Time Drops – Static Shots – Sonic Narfs

When I lived in Ann Arbor I bought “The Police – Reggatta de Blanc”

and devoured “Walking On The Moon” like a million other people. That song and the whole album blew my mind at the time it was so good.

Both sides were amazing, but at a certain point I stopped listening to Side B altogether.

Why?

It wasn’t because I stopped liking the music. It was because at some point, I don’t recall how, but the song “Deathwish” on Side B developed a skip in the vinyl. Not just an annoying pop, a full fledged skip, one that sent the needle back a groove, so the same full rotation of the groove played over and over. It was maddening. I would have to get up and lift the needle, which was getting pounded by the rogue groove, and put it down past the skip. After doing that about 20 times I started to play that side rarely. To this day when I hear the introduction to “Deathwish” I cringe a little inside.

In retrospect, I probably could have used an Exacto knife to trim the skip out. It would have ruined the groove, but the needle would have been able to slide through it at least. That probably would have saved a lot of mental anguish. Ah well.

I don’t mind the whole normal organic white noise that an album and a needle produce. That’s natural. Even an old scratchy album has its charm, but a skip. No. It’s too jarring. I had read lots of fixes for warped LP’s; warming them between 2 sheets of glass in the oven (never tried it), hair dryer then heavy book (worked), but I never read anything about fixing a skip.

It was after the Police album that I bought an album brush. Something like this:

Mine had a solution to spray on the album that would help the dust adhere to the surface of the brush. Incidentally, since it was about 98% alcohol you could spray it on your finger and light it. It would burn off in a split second, but the effect was very impressive. Not very smart, but impressive. I was young. I did ruin one Jethro Tull LP by brushing it too hard and actually scratching it because the plastic around the brush hit the grooves. I learned to be careful and use a light touch. I ran out of the spray eventually and didn’t buy more, but I always used the brush.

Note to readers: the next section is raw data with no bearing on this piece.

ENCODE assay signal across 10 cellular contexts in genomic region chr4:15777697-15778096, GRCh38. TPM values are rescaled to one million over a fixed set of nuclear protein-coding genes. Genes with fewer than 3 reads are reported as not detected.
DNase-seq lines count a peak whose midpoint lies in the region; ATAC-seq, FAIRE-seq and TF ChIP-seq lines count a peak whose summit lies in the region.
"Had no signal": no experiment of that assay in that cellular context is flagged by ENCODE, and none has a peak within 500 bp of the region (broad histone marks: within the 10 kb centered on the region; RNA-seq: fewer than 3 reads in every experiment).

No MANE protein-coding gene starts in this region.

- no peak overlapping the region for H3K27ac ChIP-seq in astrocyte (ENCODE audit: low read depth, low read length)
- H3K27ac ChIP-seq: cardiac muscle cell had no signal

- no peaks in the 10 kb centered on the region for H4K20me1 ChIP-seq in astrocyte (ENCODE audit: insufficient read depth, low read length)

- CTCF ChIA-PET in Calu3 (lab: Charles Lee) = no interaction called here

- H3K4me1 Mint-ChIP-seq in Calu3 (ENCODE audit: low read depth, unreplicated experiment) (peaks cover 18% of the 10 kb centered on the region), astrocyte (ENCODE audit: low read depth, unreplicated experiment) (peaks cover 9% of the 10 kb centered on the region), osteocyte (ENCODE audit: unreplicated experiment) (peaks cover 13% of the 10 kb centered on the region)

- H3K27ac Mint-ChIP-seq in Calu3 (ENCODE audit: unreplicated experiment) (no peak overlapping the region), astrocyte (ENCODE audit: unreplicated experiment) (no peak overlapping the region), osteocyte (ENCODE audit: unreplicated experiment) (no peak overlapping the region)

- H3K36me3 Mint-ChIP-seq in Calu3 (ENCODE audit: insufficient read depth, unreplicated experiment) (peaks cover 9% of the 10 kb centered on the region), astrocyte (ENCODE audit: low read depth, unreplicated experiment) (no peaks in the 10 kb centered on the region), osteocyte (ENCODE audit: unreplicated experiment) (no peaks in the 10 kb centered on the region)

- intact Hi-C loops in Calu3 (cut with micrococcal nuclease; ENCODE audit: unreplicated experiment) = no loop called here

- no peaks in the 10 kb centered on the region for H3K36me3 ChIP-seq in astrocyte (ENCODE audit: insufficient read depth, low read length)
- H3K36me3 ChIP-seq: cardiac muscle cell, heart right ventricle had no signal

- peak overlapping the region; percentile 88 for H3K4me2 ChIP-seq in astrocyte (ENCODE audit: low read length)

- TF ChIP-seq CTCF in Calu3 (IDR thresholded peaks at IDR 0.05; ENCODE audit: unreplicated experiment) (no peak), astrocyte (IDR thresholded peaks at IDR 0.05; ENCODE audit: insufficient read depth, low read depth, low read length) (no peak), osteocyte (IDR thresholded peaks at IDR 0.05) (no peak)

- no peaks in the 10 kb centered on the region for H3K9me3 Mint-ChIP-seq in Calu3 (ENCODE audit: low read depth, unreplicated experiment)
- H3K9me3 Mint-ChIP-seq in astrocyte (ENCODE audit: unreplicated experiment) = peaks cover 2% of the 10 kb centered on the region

When that one wore out I bought one that had an anti static “gun” on it too. You would use the brush and clean the record dry, then use the static gun to dissipate the charge left on the album. It worked great as I recall. Static was an issue with the former brush and no solution. Sometime a huge cracking sound could be heard in the first few seconds when the needle touched down. The static gun eliminated that. I wondered what kind of a charge was being produced and one day got brave enough to squeeze the handle “trigger” with my fingers across both prongs of the part you pointed at the record. Holy…

Don’t do that. I only did it once, believe me. Afterwards I treated the prongs and the brush as thought it were a loaded weapon.

I took care of my LP’s hardcore. Plastic outer sleeves, handle by the edges only, brush for dust and de-static and return to the sleeve when done. Absolutely no stacking of LP’s on the turntable with the arm to drop automatically. One record at a time. This was my procedure and my vinyl religion. It served me well. I don’t think I ever had another album develop a skip from poor handling.

Of course, then I sold them all pretty much.

You would think that would be the end of any type of skip forever, since digital has taken over my life.